Clothing is a funny thing. Some people argue that it means nothing, and is a mere distraction from what lies underneath (figuratively speaking). Many others argue that is sends critical messages about its wearer, and obsess over what those messages are.
The most polarizing issues are always related to women: everything from whether Hillary Clinton’s sensible trouser suits make her qualified or matronly to whether followers of Islam should be permitted/forced to wear clothes that cover their faces or hair. I once heard a model claim that all fashion is women’s fashion, and that we only let men borrow it periodically. It was a joke, but one that implies that the control lies in the hands of women. I believe that it is the opposite, and that because they are free from all the attention, it is really men who have the power in this regard.
I wrote a paper a few years ago about how men’s fashion in the nineteenth century was instrumental in shifting feelings of “otherness” from those of class to those of gender. That is, the key differentiators in society before the 1800s were class-based, and reflected in clothing styles. After the 1800s, the key differentiators were between the sexes. Now, before all of you political historians tune out because you think I’m going to start using wacky postcolonial/postmodern/psychoanalytic/feminist arguments, let me say this: what people wear, and especially what they wear to work, speaks volumes about the values of the society in which they live.
(And, for what it’s worth, most of this post will be about men anyway.)
The nineteenth century was notable for spawning the first modern ideas about working: there was a real middle class for the first time, and it generally participated in a public sphere of manufacturing and commerce. Trade was no longer considered dirty by the upper classes; instead, it was England’s “nation of shopkeepers” that was leading the charge of modernity and Empire, and entrepreneurs were raised to the level formerly attained only by military men and the aristocracy. For the first time, hard work and professional expertise had respect, and this sense of respect bonded men together. Of course, it also separated them from women, who were rarely if ever allowed to participate in this glorious public work – they had to stay at home and raise children (which, of course, isn’t work at all, right? It’s pure joy! That’s why women don’t get paid for it!).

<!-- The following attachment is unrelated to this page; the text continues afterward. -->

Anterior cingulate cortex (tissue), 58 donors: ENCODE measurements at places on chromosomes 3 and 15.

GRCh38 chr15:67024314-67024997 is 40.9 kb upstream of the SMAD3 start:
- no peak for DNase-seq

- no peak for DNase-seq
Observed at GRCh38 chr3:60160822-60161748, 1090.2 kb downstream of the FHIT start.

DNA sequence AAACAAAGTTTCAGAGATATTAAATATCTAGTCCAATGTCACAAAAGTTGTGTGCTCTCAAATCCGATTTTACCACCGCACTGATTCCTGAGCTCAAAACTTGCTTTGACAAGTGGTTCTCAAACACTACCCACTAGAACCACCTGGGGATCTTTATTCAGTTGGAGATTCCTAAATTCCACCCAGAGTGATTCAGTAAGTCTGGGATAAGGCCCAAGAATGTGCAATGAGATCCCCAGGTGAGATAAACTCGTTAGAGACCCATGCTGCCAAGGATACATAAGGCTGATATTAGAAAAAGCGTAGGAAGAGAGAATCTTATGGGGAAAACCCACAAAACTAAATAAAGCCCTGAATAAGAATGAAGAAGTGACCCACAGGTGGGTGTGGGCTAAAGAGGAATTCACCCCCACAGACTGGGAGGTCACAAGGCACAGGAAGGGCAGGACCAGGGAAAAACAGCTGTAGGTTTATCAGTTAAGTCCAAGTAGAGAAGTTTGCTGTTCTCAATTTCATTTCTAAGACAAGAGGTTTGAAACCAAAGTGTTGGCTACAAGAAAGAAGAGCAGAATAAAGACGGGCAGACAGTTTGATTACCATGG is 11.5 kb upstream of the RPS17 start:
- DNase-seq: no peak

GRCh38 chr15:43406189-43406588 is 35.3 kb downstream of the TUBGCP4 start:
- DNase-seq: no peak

Thus arose the suit. Ah, the suit. That most modern uniform that signifies utilitarianism, seriousness, and piety (through its emphasis on black exterior and white collared shirt overlay, like priests!) all at once. The package that is so simple, easy and flattering that men (and those who see them) don’t even have to think about it. The modern suit was so revolutionary, after so many years of tights and funny short pants and ruffs and wigs, that one eminent historian of fashion has said that since its adoption, women’s fashion has been reduced to its imitation.
Because before the suit, all fashion was men’s fashion. Think ducks: men had to be ostentatious and showy while women merely had to be pure and able to produce offspring. And after, it was only women who had clothing that was complicated, deceptive, and silly. (Don’t even get me started on the kinds of mishaps that could occur while wearing a hoop skirt.)
So what’s changed? Is the suit still master of the professional clothing universe? I think it still represents all of the above (with maybe the exception of ‘piety’) and is still the defining answer to the question of what is appropriate to wear to work. Of course, there are signature looks (Steve Jobs and his black turtlenecks, Richard Branson’s lack of ties, and “Casual Fridays”) but these are remarkable because they stand out from the norm. The suit is so powerful because it is a uniform and gives the wearer immediate currency in the professional world because he does not need to talk about it. But women aren’t included: if a woman wears a suit proper, she stands out. If she wears a pantsuit, she stands out for being too much like Hillary Clinton. If she wears something more feminine, she stands out for that too – perhaps for overly expensive designer elitism, a la Sarah Palin. If she doesn’t wear a suit, she is unprofessional — or worse. Whatever she wears, she stands out. If you don’t believe me, check out this picture of world leaders and tell me who stands out to you.
In casual wear, of course, it doesn’t matter – the separation between work and fun is clear and thus lacks a value judgement about competence. And besides, everyone, of all classes and both genders, wears jeans. But overall very little has changed on the professional world: the classes may mingle, but the genders remain distinct.
So what? you may ask. Clothing doesn’t actually change how competent (or incompetent) a person is. Of course it doesn’t – but isn’t it interesting that as a society we still can’t get past using the outside packaging as an excuse for our real opinions? Without all of the discussion about pantsuits, would Hillary still be considered “traditional” and a “feminist”? And don’t even get me started on shoes…
What do you think? Does it matter to you what people in positions of power are wearing? Do you respect a suit more than a skirt? Do you think clothing enslaves us? If so, how do we escape?